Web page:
Shiva Ayyadurai, an independent candidate challenging Sen. Elizabeth Warren in her bid for re-election, is labeling a report from BuzzFeed News that details the apparent use of fake Facebook accounts to build his support as "fake news."
According to the report, Facebook recently took down multiple fake accounts that appeared to support Ayyadurai.
BuzzFeed contributor Nina Jankowicz, who wrote the story, joined Morning Edition to discuss it. She is a global fellow at the Wilson Center's Kennan Institute in Washington, D.C.
Editor's note: This transcript has been lightly edited for clarity.
Bob Oakes: As I understand it, you found several Facebook accounts for apparent supporters of Ayyadurai. Tell us about it.
Nina Jankowicz: Normally I research Russian disinformation, and I was familiarizing myself with the discourse in a couple of key Senate races in order to keep an eye out for potentially malign foreign behavior.
I came across an account called Donna Trumper, which is, of course, a very strange name. And when I did a reverse Google image search on that account profile picture, I was able to find the real account that that picture was connected to and then by looking at this account activity on a bunch of pro-Trump, antiwar and Facebook groups and pages. I uncovered this small but fairly powerful network of fake accounts that was campaigning on behalf of Ayyadurai. Of course, I can't say where these accounts were controlled from or who controlled them, but they appear to be in existence solely to campaign for this candidate.
I think I have to ask. Do you suspect that there are Russian accounts?
No I don't. They seem to be focused again only on promoting content that came from Dr. Ayyadurai. And I think they were also connected with one of the campaign volunteers because they would often log in and log out, seemingly from these fake accounts to one of the campaign volunteer's accounts, which were also taken down because he was in violation of the terms of service for spamming and the creation of multiple Facebook accounts which is against terms of service.
So Facebook eliminated the accounts — why did they tell you they did that? What did you hear from them?
They told me they took these accounts down for violation of terms of service including misrepresentation and spamming and they wouldn't say how many accounts they took down. I know of at least 10 accounts and pages that were eliminated but they may be part of a larger network.
Well what about Ayyadurai? Is there evidence suggesting that he or his campaign is responsible? Did he tell you anything about that?
He denies the allegation that his campaign may be involved. When I asked him directly at a campaign event in September, he immediately got rather agitated and called me a racist for even asking this question — which I think is a legitimate question for anyone to ask of a political candidate claiming to be the only authentic candidate in the race. He says that he does not run his Facebook account, that he only runs his Twitter account — which, again, I feel is a bit suspect, considering he has a verified Facebook account with over 40,000 followers and he claims not to know who runs it.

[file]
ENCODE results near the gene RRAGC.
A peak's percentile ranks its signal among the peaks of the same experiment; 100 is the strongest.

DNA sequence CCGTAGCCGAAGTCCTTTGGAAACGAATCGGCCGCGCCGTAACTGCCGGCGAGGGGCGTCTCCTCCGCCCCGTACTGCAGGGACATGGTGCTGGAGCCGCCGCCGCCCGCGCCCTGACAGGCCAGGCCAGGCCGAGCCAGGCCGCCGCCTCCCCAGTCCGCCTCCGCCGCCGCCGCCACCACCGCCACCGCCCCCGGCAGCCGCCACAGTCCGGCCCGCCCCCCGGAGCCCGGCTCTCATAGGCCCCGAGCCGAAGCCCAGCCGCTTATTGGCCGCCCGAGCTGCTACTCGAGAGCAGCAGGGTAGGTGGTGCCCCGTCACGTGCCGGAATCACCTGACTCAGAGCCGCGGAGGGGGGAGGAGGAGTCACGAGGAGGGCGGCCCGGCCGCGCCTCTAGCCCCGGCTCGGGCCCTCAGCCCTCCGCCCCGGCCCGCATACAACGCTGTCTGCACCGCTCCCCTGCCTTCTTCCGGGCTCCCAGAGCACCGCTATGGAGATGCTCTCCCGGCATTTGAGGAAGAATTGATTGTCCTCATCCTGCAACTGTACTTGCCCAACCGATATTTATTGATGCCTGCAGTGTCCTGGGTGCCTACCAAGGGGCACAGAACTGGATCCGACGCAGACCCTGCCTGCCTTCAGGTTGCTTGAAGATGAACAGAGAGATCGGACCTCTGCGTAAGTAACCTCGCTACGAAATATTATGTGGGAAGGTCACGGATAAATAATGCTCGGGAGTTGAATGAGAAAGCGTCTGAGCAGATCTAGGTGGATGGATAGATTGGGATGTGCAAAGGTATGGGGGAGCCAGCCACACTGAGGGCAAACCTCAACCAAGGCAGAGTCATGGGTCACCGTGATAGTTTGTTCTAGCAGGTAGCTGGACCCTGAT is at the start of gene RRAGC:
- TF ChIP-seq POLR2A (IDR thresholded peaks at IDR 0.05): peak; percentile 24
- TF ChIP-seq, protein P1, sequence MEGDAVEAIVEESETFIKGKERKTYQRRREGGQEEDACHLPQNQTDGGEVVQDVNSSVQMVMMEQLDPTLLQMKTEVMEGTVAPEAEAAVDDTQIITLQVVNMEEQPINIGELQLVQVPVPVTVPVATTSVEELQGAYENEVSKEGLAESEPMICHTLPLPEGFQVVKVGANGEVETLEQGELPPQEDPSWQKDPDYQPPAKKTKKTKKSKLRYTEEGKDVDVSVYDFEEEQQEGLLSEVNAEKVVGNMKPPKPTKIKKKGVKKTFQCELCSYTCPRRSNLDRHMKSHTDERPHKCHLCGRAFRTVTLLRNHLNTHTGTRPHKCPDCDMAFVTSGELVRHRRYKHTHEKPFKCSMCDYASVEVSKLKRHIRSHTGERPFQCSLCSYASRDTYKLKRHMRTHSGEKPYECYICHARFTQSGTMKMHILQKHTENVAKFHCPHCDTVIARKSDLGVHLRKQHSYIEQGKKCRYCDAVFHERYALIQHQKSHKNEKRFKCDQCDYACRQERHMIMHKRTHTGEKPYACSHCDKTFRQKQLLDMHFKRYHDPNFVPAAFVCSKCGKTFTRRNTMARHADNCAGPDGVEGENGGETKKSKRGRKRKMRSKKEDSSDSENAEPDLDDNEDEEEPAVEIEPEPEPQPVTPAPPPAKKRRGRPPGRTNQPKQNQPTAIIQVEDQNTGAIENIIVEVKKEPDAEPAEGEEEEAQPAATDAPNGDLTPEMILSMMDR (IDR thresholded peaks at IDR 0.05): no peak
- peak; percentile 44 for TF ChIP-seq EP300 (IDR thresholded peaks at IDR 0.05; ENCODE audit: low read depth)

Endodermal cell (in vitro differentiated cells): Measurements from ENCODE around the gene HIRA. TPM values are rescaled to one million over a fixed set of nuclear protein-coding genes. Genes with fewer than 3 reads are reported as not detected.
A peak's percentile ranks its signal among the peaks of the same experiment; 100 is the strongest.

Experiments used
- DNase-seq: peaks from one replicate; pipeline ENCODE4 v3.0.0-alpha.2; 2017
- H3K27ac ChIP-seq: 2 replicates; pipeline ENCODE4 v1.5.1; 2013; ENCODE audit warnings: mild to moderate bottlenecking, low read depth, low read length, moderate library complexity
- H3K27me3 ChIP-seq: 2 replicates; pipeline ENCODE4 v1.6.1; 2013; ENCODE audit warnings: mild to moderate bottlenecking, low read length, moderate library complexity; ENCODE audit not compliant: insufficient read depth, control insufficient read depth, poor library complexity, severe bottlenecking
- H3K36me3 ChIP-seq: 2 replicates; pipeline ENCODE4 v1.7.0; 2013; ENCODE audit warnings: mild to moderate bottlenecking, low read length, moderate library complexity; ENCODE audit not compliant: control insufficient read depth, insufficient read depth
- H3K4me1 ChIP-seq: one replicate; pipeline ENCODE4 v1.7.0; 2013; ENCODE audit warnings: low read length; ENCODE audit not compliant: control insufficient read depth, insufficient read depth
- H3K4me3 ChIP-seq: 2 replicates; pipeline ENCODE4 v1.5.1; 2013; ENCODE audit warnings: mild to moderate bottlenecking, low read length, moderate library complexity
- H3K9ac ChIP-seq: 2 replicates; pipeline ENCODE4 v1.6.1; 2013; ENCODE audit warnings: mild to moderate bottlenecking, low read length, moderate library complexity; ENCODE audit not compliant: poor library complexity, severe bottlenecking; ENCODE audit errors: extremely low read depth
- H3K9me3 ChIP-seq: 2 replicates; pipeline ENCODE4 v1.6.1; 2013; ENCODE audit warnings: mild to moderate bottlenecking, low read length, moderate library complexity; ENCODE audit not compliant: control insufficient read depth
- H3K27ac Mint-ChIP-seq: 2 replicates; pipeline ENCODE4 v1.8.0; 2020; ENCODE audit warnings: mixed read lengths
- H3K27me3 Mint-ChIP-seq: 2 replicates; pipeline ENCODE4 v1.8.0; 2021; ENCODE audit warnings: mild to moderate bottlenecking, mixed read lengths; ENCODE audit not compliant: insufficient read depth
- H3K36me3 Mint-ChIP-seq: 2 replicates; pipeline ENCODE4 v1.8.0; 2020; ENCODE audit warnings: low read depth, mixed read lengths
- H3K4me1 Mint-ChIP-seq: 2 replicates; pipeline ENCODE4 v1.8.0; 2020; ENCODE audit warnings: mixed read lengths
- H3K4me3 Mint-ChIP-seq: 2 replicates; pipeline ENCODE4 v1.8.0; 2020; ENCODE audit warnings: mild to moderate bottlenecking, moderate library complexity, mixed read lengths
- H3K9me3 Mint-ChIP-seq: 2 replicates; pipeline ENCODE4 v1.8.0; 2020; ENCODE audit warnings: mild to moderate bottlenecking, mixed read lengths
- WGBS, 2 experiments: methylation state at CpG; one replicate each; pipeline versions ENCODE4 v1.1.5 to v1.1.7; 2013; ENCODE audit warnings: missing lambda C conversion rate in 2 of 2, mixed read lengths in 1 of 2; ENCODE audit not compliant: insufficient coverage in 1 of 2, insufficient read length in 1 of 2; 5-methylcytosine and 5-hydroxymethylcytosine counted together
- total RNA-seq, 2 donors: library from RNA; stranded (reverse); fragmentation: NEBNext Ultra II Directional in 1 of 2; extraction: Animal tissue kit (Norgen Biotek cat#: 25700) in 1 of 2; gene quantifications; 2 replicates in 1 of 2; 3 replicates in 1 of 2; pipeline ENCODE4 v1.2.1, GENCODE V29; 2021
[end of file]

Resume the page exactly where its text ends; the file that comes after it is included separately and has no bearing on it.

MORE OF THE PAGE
We heard from Ayyadurai in a written statement, a kind of blunt statement: "Fake News media Buzzfeed which relies on 1.85 million fake Twitter followers to commit fraud and sell advertising has published fake news as it knows that Frank Licata was banned for being a Trump supporter." I'm wondering what your response is?
My response is that's neither here nor there in terms of the article that we're talking about. Any large social media presence is going to attract bots, trolls and fake accounts. Twitter is a totally different beast than Facebook and creating four fake personas in order to dupe supporters of Trump or anti-Warren folks on Facebook into the guise of support for your campaign is exactly what these accounts were doing.
So then one of the takeaways for you, Nina, is that fake social media accounts are once again active here in the fall campaign including this U.S. Senate race here in Massachusetts.
Absolutely. Fake accounts are going to plague us for a long time and I think it's important that the American people and all users of social media know that you not only can't believe everything you read online, but you shouldn't believe everyone that it's coming from.
This segment aired on October 3, 2018.